The springboard writing a generation album defining gave him never translated to recording success. Yet, that never stopped Billy Joe from hitting the studio. He recorded throughout the 70’s and into the 80’s while still receiving cuts from mainstream artists (“Old Chunk of Coal” for John Anderson comes to mind). During this time, his son Eddy was coming into his own as a hotshot guitar player. Eddy had been taught to play by famed Allman Brothers Band guitarist Dickey Betts and was a natural. Perhaps the universe was trying to balance out having taken two of Billy Joe’s fingers by making Eddy’s fingers work like he had extras. The father and son formed a duo. Billy Joe’s words delivered the message and Eddy’s guitar punctuated them. They recorded a seminal album titled Tramp On Your Street in 1993. It was mostly a reworking of songs Billy Joe had previously recorded, but with Eddy’s shredding on top of it; the songs and Billy Joe were given a new life.

Eddy Shaver’s guitar playing was incendiary and singular. Nobody played like him. He was inventive, creative and at times reckless. Unfortunately, he carried those attributes over into his personal life. Drug addiction followed and Billy Joe struggled to keep his son clean and show on the road. On a cold New Years Eve in a dingy motel on the outskirts of Waco, Eddy met his end due to heroin overdose. Despite his grief, Billy Joe was on stage the next night. Billy Joe Shaver was nothing if not an oak.

Billy Joe Shaver plowed ahead. He formed a new band, wrote some more songs and recorded more. He even suffered a heart attack onstage at Gruene Hall in 2001 and was gigging again within a month. Shaver had many vices, but the one he could never run from was women. He was married upward of seven times, three times to the same woman. His wandering eyes led him to nearly shooting a man between the eyes at Lorena, TX dive bar Papa Joe’s. The ensuing trial and media coverage made Billy Joe Shaver a household name at the wrong costs. A highly respected legal team was assembled and paid for by Willie Nelson and Robert Duvall that ended up helping Shaver avoid jail time. Ever the good humorist, Billy Joe turned the entire event into a new song he titled “Wacko From Waco”.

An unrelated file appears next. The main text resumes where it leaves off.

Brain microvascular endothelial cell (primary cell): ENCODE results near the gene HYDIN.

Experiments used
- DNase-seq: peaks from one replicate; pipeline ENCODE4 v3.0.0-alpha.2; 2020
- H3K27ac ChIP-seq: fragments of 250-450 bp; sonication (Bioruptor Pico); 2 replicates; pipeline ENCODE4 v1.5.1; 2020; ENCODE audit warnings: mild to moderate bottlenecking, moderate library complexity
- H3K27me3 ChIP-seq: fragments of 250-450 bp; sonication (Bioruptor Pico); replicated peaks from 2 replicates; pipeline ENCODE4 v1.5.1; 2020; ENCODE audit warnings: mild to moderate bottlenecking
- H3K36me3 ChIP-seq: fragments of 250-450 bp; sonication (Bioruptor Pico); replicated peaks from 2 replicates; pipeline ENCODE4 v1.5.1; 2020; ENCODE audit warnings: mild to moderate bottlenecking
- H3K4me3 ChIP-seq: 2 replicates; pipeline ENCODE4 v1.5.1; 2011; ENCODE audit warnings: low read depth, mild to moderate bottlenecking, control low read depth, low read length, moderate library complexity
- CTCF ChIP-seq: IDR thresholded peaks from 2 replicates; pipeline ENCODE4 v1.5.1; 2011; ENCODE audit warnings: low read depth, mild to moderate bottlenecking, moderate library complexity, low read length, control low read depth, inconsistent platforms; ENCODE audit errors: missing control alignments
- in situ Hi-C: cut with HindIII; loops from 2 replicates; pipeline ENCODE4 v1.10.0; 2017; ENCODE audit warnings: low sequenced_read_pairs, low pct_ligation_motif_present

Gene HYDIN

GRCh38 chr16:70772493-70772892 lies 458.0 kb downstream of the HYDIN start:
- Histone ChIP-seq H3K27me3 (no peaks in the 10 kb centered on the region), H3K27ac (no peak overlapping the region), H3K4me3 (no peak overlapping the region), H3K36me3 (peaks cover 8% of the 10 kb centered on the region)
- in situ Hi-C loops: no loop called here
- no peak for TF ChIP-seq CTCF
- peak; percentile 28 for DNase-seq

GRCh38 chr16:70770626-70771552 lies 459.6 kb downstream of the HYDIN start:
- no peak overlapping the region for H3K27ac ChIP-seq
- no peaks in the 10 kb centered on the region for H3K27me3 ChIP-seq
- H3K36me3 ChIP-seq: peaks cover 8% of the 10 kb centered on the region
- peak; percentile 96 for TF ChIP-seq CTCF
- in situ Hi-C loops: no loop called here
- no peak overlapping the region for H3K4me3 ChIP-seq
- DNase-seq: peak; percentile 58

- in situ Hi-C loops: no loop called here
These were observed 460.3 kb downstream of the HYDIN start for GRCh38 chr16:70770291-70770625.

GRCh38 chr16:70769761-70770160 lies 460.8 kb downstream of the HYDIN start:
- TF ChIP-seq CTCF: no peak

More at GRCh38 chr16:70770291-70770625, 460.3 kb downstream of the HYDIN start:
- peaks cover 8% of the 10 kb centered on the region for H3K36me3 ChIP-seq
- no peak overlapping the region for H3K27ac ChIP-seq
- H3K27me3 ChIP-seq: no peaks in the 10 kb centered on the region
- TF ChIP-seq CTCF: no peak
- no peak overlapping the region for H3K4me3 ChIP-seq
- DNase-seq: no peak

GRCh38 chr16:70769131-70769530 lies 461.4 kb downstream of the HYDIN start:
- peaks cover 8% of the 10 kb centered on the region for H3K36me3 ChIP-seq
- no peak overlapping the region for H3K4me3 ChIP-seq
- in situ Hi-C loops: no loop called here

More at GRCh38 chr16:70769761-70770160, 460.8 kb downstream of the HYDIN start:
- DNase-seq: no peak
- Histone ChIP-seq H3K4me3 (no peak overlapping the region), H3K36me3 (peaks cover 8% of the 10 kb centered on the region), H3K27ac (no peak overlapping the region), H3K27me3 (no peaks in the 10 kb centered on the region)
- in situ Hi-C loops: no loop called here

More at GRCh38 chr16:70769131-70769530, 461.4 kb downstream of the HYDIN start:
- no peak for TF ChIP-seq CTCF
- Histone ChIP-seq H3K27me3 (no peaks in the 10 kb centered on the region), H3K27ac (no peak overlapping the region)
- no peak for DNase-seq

Billy Joe Shaver was never in bad spirits. Even when he was in the midst of a crisis, fight or legal issue he was more concerned with those around him. He greeted folks with a bear hug and a smile. In his later years he could often be found around Waco in his standard Canadian Tuxedo made of Dickie’s and Levis. Some seventeen years ago or so after a show at Cheatham Street Warehouse I was talking to Billy Joe Shaver after his gig about an upcoming charity auction Galleywinter was hosting. He said “Say no more son.” He proceeded to take his sweat drenched denim shirt off and sign the pocket with a Sharpie. “That oughtta raise some money, you reckon?” Of course it did. Just last year I was with my kids taking in Frozen 2 at the cineplex by our house. On the way out, we walked behind an elderly man tottering in all denim and heading toward a beat up van haphazardly parked half on the curb. Now, I see Billy Joe Shaver all over town at places like HEB… but knowing that he took in Frozen 2 with us is definitely the most outlaw thing he’s ever done.

Son: Daddy, is that guy famous?

Me: You bet he is, son.

Daughter: Wow!


bottom of page